The progressives are taking over the Democratic party. So far, their message of economic populism has mostly focused on Wall Street and big corporations. Now they are increasingly turning their rage against Silicon Valley.
The tension between progressives and tech libertarians has been growing for a while: While progressives support reasonable government regulations, libertarians believe that business and innovation will thrive only if the government stays away.
Until now, Democrats have mostly stayed out of the fight by avoiding calling for policies that might temper the growth of the tech giants. But that’s about to change. We’re currently witnessing a perfect storm, where the force of the post-election backlash against “big tech” is coalescing with the rise of progressive activism across the country. And Silicon Valley is right to be scared.
At the California Democratic Party convention last week in San Diego, the increasing tensions with big tech were apparent. Democratic speakers called Elon Musk a “union-busting asshole,” lobbied for new antitrust laws against tech monopolies, urged stronger regulation of ride-sharing companies, and proposed a bill to prohibit digital bots as well as an ambitious new ballot initiative, the California Consumer Privacy Act, which wants new regulations for the tracking of consumer data. This act would give consumers the right to know what data companies are collecting, the right to choose what data they can collect, and regulate the selling of information to third parties.
Hardly surprisingly, the tech industry is freaking out. At one event in San Diego where Democrats and progressive activist were discussing the ballot initiative, tech lobbyists came by to distribute hundreds of flyers that aggressively warned that the new initiative would “jeopardize jobs and innovation.” Under the headline “Keep California America’s tech leader,” the flyer said the ballot measure might “spark lawsuits” and hurt California businesses.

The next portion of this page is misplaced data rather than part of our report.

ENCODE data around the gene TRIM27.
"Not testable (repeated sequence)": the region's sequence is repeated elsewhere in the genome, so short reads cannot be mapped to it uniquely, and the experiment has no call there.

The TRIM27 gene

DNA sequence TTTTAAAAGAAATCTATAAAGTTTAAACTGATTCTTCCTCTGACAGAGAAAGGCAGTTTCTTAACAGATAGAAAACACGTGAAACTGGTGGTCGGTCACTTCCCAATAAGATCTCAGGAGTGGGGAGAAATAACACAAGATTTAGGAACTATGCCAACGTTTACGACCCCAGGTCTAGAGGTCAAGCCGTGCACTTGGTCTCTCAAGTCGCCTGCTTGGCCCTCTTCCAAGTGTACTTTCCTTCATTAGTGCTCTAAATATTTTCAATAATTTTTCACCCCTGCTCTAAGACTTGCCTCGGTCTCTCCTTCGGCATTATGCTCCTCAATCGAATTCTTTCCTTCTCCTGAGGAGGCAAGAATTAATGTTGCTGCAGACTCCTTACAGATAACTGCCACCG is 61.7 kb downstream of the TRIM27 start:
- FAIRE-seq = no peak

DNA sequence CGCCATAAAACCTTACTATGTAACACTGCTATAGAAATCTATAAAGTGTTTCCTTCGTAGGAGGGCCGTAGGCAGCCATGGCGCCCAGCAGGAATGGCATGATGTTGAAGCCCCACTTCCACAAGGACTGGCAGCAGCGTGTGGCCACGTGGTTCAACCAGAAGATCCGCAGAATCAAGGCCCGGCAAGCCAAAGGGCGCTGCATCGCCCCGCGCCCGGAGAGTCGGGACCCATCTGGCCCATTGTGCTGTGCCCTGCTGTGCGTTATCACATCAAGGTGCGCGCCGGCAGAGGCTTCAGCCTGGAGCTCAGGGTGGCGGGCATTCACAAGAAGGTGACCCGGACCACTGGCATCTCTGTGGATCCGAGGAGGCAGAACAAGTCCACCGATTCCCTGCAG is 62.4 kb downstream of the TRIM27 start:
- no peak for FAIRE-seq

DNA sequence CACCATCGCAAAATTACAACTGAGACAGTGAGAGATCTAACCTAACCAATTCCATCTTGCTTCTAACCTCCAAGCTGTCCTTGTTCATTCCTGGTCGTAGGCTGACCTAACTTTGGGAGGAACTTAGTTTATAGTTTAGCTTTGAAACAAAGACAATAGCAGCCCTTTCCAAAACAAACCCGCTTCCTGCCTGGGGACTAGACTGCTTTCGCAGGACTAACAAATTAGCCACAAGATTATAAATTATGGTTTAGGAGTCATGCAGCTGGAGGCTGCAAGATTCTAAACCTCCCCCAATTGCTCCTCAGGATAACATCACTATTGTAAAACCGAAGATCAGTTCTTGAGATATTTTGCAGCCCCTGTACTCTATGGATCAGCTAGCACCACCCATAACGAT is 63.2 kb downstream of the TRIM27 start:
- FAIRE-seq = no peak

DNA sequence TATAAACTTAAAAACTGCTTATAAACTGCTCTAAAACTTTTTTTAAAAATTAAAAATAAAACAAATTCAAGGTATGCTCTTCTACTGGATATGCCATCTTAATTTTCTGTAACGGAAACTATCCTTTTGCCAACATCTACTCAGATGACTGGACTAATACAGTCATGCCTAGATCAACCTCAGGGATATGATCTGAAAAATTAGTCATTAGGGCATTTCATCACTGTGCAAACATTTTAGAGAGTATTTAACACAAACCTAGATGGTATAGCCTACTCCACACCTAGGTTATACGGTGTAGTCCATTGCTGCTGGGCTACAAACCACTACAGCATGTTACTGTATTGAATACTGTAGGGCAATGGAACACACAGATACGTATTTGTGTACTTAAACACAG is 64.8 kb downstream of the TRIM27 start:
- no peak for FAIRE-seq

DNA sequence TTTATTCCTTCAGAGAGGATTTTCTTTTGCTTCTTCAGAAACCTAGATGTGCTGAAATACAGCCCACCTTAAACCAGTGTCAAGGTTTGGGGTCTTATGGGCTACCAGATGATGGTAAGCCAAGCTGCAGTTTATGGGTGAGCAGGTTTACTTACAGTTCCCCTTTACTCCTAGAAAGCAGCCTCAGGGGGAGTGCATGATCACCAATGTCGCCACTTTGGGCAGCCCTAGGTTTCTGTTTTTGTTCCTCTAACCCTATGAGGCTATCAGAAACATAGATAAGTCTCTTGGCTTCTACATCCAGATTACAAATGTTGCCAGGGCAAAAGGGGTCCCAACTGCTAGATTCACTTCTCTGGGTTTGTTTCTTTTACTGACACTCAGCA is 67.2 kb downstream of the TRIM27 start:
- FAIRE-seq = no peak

A note at the bottom said the flyers were funded by Google, Comcast, and Verizon, yet no flyer peddler in the room wanted to take credit for the effort. When I walked up to a young man who held a few of these flyers in his hand, he said he had nothing to do with it, then promptly left the room.
In the battle ahead, the tech giants and telecoms will probably use more technologically savvy methods to fight the ballot measure. Robin Swanson, a Democratic strategist working on the ballot measure, said she expects tech companies to spend upward of $100 million to fight the initiative.
Why has it taken this long for the party to speak up against the big-tech bullies? The problem is that Silicon Valley also funds a lot of Democrats. Tech companies in the Valley have donated more than $60 million to political campaigns in the past two decades; only the oil and gas industries spend more money on politics. California Democrats’ dependency on Silicon Valley donors is a factor in their timidity toward regulating their businesses, as they risk losing these campaign donations if they start advocating for policies that might limit the power of the tech giants.
With an increasingly well-organized and impatient progressive wing of the Democratic party growing, a fight with big tech seems inevitable.
The political ideology of Silicon Valley is often misunderstood: Many on the left dismiss the tech giants as right-wing libertarians who hate the government and want to avoid paying taxes, while conservatives on the right generally see the tech community as ultra-progressive. The truth is more complex.
Mistaking Silicon Valley entrepreneurs for a uniform group of libertarians can be costly. When Republican senator Rand Paul visited San Francisco for a campaign event in 2016, he asked a room full of techies, “Is there anybody here from the leave-me-alone coalition?” He was met with awkward silence, and eventually muttered “… not that many” with an embarrassed smile.
To the contrary, a Stanford University survey of 600 tech entrepreneurs in California revealed that Silicon Valley tech leaders had progressive positions on a whole bunch of issues: They support single-payer health care, environmental regulations, immigration, DACA protections, higher taxes on the wealthy, and paid parental leave.